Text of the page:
In the process of helping your clients along the path to financial security, have you started using retirement income calculators to help set goals? If so, you're not alone. After all, the simplicity of entering a few assumptions about the future, and then receiving a numeric panacea to your clients' financial concerns, is very appealing. Further, the manufacturers of today's calculators try to differentiate their products by providing additional calculations and fancy reports. But it's the math behind these calculators that is the driving force, and the formulas rely entirely upon the assumptions that you supply.
With this in mind, let's take a closer look at some common assumptions and how they should be considered when using retirement income calculators.
Garbage In, Garbage Out
Calculators can certainly be effective. But the danger lies in providing incorrect values for your assumptions, which could wildly affect calculations. Let's examine the most requested assumptions and what can happen when they are inaccurate or incomplete.
Inflation estimate. The historic average puts inflation around 3.5 percent. This is correct over an extended time frame, but longer periods of higher (late 1970s) or lower (early 2000s) inflation have certainly occurred. And even a small difference in the inflation assumption can result in significant increases to your client's retirement savings need.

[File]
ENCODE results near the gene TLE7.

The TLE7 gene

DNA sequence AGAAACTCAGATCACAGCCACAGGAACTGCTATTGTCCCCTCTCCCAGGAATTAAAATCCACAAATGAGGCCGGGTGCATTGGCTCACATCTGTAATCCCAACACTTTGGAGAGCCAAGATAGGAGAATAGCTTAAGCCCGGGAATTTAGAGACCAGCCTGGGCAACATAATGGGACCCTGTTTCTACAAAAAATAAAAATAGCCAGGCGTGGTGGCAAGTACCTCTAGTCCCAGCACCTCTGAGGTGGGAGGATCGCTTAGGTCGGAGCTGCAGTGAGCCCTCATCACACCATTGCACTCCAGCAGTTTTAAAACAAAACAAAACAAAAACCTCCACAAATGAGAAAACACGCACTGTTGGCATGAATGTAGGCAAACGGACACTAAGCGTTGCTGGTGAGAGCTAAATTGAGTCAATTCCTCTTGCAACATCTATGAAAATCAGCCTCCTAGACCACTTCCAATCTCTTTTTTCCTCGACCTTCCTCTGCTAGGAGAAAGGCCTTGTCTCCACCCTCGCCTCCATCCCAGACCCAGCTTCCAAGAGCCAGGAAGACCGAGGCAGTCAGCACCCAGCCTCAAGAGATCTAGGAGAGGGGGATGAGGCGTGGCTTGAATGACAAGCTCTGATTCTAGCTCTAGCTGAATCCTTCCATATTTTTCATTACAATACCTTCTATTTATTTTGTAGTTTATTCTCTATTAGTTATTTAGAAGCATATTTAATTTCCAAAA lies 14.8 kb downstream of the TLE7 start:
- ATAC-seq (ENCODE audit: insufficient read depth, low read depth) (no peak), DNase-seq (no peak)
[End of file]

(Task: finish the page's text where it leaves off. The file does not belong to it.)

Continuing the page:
Retirement need. Many calculators default to a need of around 80 percent of one's salary prior to retirement. Although work-related expenses will decrease or stop at retirement, what about the cost of the fun things? For book aficionados and Sudoku fans, 80 percent of salary may be sufficient, but this won't be true for travelers and adventurers. And this estimate likely would not be enough for the not-so-fun needs either (e.g., medical expenses).
Investment returns. Long-term historic averages for investment returns have certainly been calculated, but these estimates may mask periods of over- or underperformance.
- A difficult economic or market environment at the outset of retirement is a real-world scenario experienced by many.
- After years of plugging "average" historic returns into calculators to produce an estimated figure for investment returns, what do you tell these retirees if and when their portfolios take a beating?
Life expectancy. Actuarial tables provide guidelines based on date of birth, gender, and other factors. But highly variable factors like medical history can drastically affect this assumption. Simply put, no one can pinpoint an individual's date of death.
Clearly, determining precisely how much money a client will need to cover the costs of retirement is a daunting task. It is made more difficult by reducing data input to a handful of seemingly simple assumptions.
What's the Scenario?
When it comes to retirement goals—when defined by retirement calculators—the following must be kept in mind:
- At least annually, it's crucial to revisit a client's scenarios and to incorporate changes.
- It is essential to examine multiple scenarios based on a variety of assumptions.